2. Not Eating Enough Protein
If calories are king and macros are queen, that makes protein the prince or princess. Eating high protein is our best friend for nearly any diet goal. Studies show that eating protein increases your metabolic rate, helps restore and repair muscle, and keeps you satiated, all of which will help you stick to your nutrition plan.
Adding protein to your diet is a simple and effective way to manage your weight and ensure muscle recovery. Unfortunately, the federally recommended daily amount of protein is extremely low and is more for preventing a catabolic state than reaching your optimal health and body composition, leading to many people, athletes especially, dramatically under eating protein. The protein intake you require depends on a variety of factors like your activity level, age, weight, and goals, but we recommend about .8 – 1.2 grams per lb body weight.
Eat a variety of high quality, organic meats. Animal protein provides all of the essential amino acids you need in a bioavailable form. Not sure if you’re eating enough protein? Track your food for five days. Divide your average protein intake by your body weight. Do you fall within the .8 – 1.2 guideline? If not, try adding a little protein to each of your meals throughout the day until you get within the specified range.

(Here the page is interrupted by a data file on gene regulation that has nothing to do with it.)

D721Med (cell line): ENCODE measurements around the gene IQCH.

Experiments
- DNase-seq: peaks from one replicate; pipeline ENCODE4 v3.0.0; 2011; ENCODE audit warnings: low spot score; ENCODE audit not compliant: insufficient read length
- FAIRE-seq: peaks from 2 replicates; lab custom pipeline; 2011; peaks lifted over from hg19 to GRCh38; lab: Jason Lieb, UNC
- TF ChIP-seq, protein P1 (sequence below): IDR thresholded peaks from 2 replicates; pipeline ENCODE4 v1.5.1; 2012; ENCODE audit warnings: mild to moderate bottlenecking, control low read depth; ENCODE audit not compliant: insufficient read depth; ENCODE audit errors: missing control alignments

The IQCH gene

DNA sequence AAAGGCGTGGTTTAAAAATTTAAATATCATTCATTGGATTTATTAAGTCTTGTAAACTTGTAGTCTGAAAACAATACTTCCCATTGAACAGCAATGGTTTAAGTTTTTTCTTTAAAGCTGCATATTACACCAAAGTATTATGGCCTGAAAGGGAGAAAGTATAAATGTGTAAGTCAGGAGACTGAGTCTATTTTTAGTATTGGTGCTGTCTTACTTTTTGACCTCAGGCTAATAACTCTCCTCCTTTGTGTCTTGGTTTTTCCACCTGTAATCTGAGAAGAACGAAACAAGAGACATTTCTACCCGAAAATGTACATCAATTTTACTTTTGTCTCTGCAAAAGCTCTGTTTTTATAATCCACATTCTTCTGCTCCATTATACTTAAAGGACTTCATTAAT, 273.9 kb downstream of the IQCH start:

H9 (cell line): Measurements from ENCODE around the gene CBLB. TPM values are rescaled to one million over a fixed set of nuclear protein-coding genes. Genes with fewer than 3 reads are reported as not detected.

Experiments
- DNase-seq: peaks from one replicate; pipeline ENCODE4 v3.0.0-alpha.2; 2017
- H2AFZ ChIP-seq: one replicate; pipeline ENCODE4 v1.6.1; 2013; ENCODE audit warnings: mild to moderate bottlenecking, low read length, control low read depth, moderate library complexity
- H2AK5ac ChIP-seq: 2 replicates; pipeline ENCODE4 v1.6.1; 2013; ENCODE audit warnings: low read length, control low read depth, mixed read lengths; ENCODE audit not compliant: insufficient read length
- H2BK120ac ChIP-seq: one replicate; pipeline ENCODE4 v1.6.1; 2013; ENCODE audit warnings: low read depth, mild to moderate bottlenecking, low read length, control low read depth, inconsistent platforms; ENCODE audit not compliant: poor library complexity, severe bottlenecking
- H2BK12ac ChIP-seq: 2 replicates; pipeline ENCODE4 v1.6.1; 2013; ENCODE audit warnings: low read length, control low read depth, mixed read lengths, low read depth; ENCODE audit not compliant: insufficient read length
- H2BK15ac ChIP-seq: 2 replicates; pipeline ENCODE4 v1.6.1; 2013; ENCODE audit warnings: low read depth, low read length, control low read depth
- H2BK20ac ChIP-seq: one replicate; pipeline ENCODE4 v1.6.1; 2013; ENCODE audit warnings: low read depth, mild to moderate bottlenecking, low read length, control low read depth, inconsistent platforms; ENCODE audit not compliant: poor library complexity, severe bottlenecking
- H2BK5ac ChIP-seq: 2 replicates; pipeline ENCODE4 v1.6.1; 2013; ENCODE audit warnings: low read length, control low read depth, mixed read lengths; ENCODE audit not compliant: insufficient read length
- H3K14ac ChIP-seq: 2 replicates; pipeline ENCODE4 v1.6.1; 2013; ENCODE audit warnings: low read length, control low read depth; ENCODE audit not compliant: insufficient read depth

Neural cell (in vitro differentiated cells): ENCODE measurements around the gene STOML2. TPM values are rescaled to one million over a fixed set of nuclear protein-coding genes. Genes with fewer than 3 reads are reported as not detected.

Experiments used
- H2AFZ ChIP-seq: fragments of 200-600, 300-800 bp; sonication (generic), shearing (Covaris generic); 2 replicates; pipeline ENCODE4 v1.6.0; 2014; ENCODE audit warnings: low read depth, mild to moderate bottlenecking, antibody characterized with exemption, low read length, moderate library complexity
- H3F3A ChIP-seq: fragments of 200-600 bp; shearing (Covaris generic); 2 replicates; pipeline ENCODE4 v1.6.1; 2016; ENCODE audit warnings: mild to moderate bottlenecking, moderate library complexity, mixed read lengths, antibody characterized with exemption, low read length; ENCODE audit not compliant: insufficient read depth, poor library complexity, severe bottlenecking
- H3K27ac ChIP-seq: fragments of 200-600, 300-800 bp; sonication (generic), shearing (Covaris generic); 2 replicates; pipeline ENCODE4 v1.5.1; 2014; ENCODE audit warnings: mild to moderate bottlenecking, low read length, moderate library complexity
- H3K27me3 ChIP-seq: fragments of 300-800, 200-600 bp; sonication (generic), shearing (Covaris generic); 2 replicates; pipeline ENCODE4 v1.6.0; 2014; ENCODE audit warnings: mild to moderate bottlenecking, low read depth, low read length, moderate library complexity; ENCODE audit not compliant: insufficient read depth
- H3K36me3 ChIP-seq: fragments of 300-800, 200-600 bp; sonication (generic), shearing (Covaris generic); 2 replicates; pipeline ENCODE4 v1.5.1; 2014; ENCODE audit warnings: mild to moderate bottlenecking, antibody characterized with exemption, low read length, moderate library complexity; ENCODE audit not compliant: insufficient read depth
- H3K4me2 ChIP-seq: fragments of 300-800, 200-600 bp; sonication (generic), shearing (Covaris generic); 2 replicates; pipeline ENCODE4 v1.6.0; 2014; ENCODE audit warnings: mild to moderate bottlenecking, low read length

3. Not Eating Enough, Period.
Unfortunately, this might be the number one mistake I see athletes making. They are simply under eating, day in and day out. Then they are frustrated that the hard work they put in at the gym doesn’t show on their body, when just eating more food could help their performance and their aesthetics.
This is because when we live in a calorie deficit, our bodies go into starvation mode and store everything they can. You will reach a point where you can’t take anything else out of your diet. Now, you can’t lose any more weight, your metabolism is running at a snail’s pace, your workouts have likely plateaued, and your body is stressed out.
Fat loss phases should always be temporary. You should not be living in a constant calorie deficit, especially if you have any performance related goals. In my experience, many people don’t actually know they are under eating and might be in a 500 calorie/day deficit and think they “eat so much.” This is where hiring an expert coach can seriously improve your lifestyle as well as your WOD scores (helloooo more carbs).